denied and that a certificate of appealability should be
Trial Counsel's Decision Not to Call Edna Keel As an
Claim One and Claim Three, the petitioner contended that his
trial counsel was ineffective for failing to present his
wife, Edna Keel, as an alibi witness. The PCRA court held an
evidentiary hearing on these claims on May 29, 2012. At that
hearing, trial counsel testified that he did not call Edna
Keel as an alibi witness because he learned from his pretrial
interview of her that she could place the petitioner at home
with her during only the day and early evening hours of July
13, 2007, and not at the time the crimes were committed
(which was after 11:30 p.m. on July 13, 2007). (5/29/12 PCRA
Hr'g Tr. at 5-6).
PCRA court found trial counsel's testimony to be
credible. Commonwealth v. Keel, No. 3028 of 2007,
slip op. at 18-19 (C.P. Erie June 5, 2012) (referred to
herein and in the R&R as "Keel II").
The magistrate judge explained that this court must defer to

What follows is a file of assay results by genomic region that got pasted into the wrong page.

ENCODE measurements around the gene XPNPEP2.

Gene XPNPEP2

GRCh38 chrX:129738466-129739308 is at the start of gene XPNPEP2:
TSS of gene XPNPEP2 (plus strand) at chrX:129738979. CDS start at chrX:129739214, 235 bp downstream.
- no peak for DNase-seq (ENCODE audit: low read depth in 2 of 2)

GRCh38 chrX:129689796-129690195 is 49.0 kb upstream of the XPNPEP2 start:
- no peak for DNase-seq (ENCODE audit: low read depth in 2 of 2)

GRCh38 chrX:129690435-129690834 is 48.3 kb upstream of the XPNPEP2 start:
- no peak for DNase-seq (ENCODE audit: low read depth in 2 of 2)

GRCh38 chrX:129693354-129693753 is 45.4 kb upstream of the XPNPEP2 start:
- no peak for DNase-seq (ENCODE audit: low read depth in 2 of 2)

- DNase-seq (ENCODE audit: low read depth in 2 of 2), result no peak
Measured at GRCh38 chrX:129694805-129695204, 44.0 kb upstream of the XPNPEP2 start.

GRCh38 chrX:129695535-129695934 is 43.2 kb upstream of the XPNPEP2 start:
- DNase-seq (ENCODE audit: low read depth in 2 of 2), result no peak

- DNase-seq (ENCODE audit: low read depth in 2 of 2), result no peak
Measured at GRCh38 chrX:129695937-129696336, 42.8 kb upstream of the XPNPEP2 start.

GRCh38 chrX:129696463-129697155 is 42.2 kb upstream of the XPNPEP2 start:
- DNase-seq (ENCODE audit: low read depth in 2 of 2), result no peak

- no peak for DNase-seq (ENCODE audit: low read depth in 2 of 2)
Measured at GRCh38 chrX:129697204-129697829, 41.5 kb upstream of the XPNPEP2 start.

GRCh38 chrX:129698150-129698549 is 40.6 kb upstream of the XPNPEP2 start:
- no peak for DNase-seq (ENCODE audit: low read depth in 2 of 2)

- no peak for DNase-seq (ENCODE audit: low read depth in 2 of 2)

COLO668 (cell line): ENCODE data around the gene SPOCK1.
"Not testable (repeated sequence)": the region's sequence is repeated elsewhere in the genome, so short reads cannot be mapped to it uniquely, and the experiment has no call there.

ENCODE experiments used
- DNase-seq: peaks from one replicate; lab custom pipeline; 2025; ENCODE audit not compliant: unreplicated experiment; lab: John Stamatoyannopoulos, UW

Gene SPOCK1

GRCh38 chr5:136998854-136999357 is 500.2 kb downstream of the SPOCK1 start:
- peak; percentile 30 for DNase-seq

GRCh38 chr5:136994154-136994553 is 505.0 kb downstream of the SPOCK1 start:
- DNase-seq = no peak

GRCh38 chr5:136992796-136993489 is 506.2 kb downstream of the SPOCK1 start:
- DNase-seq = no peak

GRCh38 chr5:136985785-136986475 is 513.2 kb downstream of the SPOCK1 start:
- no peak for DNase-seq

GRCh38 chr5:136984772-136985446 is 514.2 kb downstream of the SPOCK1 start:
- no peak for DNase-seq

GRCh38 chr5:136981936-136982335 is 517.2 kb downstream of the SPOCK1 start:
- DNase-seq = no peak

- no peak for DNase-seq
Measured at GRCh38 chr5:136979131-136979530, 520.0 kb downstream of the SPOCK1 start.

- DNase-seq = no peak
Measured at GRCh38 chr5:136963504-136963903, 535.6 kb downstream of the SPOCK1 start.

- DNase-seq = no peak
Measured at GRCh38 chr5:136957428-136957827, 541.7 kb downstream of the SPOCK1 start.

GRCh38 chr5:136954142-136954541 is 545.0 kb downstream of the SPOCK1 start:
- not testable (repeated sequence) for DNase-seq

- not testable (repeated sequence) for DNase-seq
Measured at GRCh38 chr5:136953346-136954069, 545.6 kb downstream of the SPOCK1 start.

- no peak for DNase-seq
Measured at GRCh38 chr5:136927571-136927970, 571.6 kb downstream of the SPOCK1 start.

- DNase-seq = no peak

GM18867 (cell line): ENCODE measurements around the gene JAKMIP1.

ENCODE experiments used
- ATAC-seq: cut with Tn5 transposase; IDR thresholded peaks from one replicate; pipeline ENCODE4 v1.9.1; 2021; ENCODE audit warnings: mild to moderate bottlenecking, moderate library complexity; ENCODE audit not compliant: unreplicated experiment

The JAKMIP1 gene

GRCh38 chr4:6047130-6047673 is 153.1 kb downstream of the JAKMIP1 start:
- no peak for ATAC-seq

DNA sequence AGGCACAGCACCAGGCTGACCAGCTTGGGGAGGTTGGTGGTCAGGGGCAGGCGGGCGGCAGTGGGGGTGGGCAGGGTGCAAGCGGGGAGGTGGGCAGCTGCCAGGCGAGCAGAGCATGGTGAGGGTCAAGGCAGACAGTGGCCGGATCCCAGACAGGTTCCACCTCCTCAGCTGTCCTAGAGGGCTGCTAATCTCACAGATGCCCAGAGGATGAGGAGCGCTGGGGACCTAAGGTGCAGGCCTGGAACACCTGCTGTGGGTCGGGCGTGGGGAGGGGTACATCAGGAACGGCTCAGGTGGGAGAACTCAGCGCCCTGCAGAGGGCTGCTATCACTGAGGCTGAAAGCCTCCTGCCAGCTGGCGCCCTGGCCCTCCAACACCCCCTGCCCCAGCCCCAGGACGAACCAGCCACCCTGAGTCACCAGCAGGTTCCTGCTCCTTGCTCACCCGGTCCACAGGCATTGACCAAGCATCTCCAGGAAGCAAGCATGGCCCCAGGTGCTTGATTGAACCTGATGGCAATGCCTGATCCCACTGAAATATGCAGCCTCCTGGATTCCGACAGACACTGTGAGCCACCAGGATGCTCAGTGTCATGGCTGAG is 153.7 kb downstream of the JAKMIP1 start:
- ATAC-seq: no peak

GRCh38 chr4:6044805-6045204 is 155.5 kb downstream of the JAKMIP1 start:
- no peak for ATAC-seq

the PCRA court's finding under 28 U.S.C. §
2254(e)(1). That section of the federal habeas statute
provides that "a determination of a factual issue made
by a State court shall be presumed to be correct. The
applicant shall have the burden of rebutting the presumption
of correctness by clear and convincing evidence." 28
U.S.C. § 2254(e)(1).
objections, the petitioner directed the court to an affidavit
signed by Edna Keel in which she swore that she told trial
counsel that the petitioner "was home around about 11:30
p.m." on July 13, 2007, and that she would have
testified to that fact if she had been asked at trial.
(Affidavit of Edna Keel, ECF No. 30-1 at 1). This affidavit
does not amount to "clear and convincing evidence"
that rebuts the PCRA court's determination to credit
trial counsel's explanation as to why he did not call
Edna Keel as an alibi witness. The petitioner submitted that
same affidavit to the PCRA court as an attachment to his PCRA
petition, but Edna Keel did not testify at the subsequent